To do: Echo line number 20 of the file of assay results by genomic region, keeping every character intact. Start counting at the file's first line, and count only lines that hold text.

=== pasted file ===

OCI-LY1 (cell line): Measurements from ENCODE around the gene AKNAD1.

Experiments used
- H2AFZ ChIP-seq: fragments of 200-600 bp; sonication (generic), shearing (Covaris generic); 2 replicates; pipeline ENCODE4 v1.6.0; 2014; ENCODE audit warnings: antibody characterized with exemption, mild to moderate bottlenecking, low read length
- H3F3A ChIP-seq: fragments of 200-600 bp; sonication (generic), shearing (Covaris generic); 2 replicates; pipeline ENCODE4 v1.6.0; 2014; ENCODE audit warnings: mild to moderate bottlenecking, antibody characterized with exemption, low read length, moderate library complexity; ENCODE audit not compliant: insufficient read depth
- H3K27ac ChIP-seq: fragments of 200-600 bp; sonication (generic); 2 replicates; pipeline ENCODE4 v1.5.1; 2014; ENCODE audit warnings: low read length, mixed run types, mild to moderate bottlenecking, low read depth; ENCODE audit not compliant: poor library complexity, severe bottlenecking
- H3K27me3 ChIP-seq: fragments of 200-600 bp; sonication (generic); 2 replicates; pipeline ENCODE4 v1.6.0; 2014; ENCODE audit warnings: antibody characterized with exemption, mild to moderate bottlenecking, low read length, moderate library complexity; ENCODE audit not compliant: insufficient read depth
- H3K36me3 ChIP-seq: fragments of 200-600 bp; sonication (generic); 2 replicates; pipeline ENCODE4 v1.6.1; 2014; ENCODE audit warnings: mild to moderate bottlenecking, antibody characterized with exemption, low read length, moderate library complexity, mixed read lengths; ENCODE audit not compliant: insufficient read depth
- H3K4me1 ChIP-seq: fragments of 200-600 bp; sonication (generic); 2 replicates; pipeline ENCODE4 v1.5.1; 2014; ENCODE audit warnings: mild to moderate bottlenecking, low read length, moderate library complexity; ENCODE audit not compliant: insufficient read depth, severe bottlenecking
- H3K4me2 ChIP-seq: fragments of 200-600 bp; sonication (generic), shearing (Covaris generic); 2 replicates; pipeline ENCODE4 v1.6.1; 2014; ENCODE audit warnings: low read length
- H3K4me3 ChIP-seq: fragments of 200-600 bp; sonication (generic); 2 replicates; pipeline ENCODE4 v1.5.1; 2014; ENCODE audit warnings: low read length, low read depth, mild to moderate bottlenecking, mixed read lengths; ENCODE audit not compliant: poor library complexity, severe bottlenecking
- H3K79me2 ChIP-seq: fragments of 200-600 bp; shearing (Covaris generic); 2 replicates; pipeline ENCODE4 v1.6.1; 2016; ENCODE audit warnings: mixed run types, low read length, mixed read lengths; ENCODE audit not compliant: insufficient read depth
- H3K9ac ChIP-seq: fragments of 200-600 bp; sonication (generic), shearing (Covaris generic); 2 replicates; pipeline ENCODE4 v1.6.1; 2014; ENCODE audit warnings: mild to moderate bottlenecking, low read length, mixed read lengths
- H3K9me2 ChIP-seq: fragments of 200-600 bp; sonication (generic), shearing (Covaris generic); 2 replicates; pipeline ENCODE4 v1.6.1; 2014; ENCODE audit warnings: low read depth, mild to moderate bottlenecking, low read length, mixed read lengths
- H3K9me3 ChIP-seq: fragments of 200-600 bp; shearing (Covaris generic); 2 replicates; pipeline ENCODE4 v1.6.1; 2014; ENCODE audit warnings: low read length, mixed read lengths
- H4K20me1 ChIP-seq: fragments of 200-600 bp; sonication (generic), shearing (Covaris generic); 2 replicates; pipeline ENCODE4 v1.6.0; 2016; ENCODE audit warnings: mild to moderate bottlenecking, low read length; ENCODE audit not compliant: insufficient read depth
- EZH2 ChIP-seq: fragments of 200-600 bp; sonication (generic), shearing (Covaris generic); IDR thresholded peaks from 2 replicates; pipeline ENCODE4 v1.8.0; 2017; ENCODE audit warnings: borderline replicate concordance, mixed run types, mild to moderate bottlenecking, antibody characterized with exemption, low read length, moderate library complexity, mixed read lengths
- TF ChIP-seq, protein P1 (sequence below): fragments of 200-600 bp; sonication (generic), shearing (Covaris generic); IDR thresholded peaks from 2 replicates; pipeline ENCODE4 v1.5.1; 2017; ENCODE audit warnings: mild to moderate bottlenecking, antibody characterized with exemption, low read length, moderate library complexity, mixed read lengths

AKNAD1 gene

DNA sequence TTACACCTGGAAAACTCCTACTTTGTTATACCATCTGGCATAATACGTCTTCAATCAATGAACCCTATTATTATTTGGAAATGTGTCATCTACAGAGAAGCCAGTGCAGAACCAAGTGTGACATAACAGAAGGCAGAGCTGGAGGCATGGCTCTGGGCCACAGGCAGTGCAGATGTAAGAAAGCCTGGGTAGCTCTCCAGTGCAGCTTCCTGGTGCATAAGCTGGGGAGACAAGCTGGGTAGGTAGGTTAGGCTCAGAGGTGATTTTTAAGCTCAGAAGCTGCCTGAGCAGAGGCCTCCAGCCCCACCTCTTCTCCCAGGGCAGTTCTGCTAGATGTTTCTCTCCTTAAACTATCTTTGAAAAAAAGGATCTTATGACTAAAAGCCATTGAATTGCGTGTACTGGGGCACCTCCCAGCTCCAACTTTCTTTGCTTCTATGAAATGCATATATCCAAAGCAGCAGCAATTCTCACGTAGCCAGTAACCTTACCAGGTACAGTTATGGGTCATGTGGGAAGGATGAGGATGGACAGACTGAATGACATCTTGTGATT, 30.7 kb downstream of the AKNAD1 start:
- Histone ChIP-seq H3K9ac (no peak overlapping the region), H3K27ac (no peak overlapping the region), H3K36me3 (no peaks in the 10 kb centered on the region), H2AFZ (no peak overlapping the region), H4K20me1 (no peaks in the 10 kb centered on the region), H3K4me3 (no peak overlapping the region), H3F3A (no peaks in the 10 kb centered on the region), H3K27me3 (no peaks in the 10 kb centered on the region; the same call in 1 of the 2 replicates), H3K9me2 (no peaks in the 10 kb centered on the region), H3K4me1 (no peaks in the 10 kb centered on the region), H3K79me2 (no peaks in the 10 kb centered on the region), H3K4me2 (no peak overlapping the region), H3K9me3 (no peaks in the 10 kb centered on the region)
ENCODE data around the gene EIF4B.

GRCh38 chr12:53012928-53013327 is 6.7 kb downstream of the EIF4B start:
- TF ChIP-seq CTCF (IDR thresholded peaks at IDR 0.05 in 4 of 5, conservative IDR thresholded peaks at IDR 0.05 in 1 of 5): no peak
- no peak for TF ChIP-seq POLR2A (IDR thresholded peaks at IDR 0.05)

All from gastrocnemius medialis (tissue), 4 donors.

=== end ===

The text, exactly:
- Histone ChIP-seq H3K9ac (no peak overlapping the region), H3K27ac (no peak overlapping the region), H3K36me3 (no peaks in the 10 kb centered on the region), H2AFZ (no peak overlapping the region), H4K20me1 (no peaks in the 10 kb centered on the region), H3K4me3 (no peak overlapping the region), H3F3A (no peaks in the 10 kb centered on the region), H3K27me3 (no peaks in the 10 kb centered on the region; the same call in 1 of the 2 replicates), H3K9me2 (no peaks in the 10 kb centered on the region), H3K4me1 (no peaks in the 10 kb centered on the region), H3K79me2 (no peaks in the 10 kb centered on the region), H3K4me2 (no peak overlapping the region), H3K9me3 (no peaks in the 10 kb centered on the region)